Nazareth Home felt a ‘web of support’ during the lockdown

Sister of Charity of Nazareth Sharon Gray, vice-provincial of the congregation, and Father Albert Wilson, resident of Nazareth Home, spoke privately after a panel discussion on life in the facility during the COVID-lockdown. 19 in the past year. (Recording photo by Marnie McAllister)

Susan Tahaney, a social worker, went to work on Thanksgiving Day at Nazareth Home to help residents connect with their families using an iPad and a TV screen.

As she pulled into the parking lot at the Highland campus, a stranger stood silently on the asphalt, holding up a sign saying, “You are loved.”

As she recounted this story on May 27, Tahaney removed her glasses and wiped the tears from her smiling eyes.

“It was like a web of support,” she said, sniffing her emotion so she could speak.

The fine silk of a spider becomes stronger when woven into the layers of a web, she explained.

“I’ve only been here a year and a half,” she said. “I don’t know what the good times look like at Nazareth Home. I came two weeks before closing.

But she believes the facility and the surrounding community provide “a support network” for staff and residents.

Both Nazareth Home campuses, like the rest of Kentucky, were closed in March of last year. But as most people were gradually locked in, residents of long-term care facilities were suddenly completely isolated from the outside world. The staff who worked there became their lifeline.

In March, restrictions on long-term care facilities began to be lifted and access is now possible with some precautions.

Tahaney, the home’s program director, shared her story of the Nazareth home lockdown during a discussion on May 27. She was joined by Father Albert Wilson, a resident; President and CEO Mary Haynes; Jason Rader, Environmental Services Supervisor; and Sister of Charity of Nazareth Sharon Gray, vice-provincial of the congregation who lives on campus.

The Sisters of Charity of Nazareth founded and still sponsor Nazareth Home Highlands and Nazareth Home Clifton. Together, the facilities have approximately 290 beds. Homes offer a variety of services, including personal care for those who live independently but require on-site care, services for those with memory impairment, specialist long-term care, and counseling services. rehabilitation.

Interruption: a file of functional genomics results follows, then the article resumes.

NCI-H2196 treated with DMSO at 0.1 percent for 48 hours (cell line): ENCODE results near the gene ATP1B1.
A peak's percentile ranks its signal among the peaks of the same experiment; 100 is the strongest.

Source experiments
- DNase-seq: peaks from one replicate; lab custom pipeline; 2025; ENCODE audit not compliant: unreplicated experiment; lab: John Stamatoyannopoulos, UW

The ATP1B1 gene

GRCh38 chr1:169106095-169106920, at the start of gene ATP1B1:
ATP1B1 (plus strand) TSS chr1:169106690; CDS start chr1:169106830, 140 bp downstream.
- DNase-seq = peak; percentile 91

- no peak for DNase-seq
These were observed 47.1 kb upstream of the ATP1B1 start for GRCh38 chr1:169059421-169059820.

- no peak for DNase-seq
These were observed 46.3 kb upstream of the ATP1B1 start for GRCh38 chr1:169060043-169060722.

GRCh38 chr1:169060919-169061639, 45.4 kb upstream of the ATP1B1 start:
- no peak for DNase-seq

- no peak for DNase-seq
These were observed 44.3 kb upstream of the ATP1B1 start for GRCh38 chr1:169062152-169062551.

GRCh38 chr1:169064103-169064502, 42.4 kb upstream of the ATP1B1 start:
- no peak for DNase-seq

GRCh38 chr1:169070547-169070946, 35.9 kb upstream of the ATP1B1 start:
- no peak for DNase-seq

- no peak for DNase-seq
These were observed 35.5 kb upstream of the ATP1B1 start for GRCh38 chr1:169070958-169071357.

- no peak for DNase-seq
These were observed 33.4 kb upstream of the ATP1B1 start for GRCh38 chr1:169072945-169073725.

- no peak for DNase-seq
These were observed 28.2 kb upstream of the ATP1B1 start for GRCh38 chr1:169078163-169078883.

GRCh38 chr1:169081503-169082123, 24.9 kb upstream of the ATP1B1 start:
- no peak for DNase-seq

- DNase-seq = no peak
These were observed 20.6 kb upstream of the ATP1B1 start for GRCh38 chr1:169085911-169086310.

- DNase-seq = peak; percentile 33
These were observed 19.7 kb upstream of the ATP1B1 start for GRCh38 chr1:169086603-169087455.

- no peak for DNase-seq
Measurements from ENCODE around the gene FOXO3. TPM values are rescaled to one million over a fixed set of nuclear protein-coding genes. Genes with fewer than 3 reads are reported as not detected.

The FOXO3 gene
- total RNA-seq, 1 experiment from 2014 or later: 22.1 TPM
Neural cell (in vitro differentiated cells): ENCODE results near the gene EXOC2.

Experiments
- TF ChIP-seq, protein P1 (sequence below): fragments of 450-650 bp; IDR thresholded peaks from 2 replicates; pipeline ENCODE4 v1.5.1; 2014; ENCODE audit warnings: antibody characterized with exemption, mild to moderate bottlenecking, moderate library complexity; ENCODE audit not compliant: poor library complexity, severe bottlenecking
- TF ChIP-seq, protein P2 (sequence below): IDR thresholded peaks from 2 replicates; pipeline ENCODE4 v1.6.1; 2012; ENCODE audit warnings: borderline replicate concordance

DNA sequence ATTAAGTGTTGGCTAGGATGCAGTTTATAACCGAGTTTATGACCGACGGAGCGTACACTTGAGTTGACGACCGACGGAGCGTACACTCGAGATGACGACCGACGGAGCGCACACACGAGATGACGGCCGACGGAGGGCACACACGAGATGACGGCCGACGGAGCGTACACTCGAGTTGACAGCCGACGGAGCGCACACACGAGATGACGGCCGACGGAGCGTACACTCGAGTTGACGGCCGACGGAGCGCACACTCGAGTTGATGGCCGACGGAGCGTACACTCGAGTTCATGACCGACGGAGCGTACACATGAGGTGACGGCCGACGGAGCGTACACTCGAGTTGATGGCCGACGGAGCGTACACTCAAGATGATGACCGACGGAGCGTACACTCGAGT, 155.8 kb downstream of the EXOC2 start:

The Lord will see me through

Father Wilson, who served as a priest of the Archdiocese of Louisville for 70 years, said he learned to adapt to difficulties during his 94 years of life.

“I didn’t like the idea of ​​wearing a mask and being restricted, but that was the nature of the weather,” he said of the lockdown. “I remember the 1937 flood. As you grow up, you learn to adapt to a lot of things. We are so often affected by change that you make it a habit.

It helps, he said, to be with the people at Nazareth Home.

“People are always very good here. The staff are like family and we are family as residents, ”he said.

For Father Wilson, who served as pastor in several parishes before retiring in 1996, confinement provided time for contemplation.

“I had time for prayer, basically,” he said. “And a lot of reading.”

When asked how he copes with loneliness, he replied:

“It goes back to Cardinal (John Henry) Newman. The Lord has given me a task that he has not given to another, and he will bring me to fruition. It was kind of a guide for me.